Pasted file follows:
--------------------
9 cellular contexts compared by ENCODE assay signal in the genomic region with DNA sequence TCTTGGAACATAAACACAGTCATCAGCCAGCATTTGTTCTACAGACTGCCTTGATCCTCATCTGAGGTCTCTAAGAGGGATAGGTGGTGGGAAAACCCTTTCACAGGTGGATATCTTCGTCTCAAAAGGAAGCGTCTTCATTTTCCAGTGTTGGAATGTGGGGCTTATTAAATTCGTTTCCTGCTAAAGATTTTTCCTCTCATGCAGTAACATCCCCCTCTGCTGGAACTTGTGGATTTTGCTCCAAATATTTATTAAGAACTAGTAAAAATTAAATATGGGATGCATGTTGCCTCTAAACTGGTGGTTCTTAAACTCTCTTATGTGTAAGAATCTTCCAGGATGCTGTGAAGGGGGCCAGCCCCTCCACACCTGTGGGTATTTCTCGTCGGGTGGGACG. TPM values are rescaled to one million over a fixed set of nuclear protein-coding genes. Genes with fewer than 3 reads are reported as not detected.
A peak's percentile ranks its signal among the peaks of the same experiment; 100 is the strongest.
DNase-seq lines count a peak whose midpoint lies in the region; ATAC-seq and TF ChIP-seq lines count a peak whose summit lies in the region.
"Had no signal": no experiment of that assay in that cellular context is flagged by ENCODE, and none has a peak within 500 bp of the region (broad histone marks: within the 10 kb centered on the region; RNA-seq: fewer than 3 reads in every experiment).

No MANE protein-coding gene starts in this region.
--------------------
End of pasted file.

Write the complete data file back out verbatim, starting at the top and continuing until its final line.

9 cellular contexts compared by ENCODE assay signal in the genomic region with DNA sequence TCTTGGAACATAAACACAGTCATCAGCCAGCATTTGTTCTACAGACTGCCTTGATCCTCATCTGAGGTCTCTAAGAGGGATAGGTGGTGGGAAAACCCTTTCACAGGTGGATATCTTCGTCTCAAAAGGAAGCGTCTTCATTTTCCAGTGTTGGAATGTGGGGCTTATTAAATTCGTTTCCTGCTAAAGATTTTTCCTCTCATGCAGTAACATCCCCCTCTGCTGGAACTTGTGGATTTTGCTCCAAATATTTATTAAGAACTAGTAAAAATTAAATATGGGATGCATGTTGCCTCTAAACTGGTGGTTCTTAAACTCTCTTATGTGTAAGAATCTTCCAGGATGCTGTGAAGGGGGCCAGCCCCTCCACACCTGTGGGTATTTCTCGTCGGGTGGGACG. TPM values are rescaled to one million over a fixed set of nuclear protein-coding genes. Genes with fewer than 3 reads are reported as not detected.
A peak's percentile ranks its signal among the peaks of the same experiment; 100 is the strongest.
DNase-seq lines count a peak whose midpoint lies in the region; ATAC-seq and TF ChIP-seq lines count a peak whose summit lies in the region.
"Had no signal": no experiment of that assay in that cellular context is flagged by ENCODE, and none has a peak within 500 bp of the region (broad histone marks: within the 10 kb centered on the region; RNA-seq: fewer than 3 reads in every experiment).

No MANE protein-coding gene starts in this region.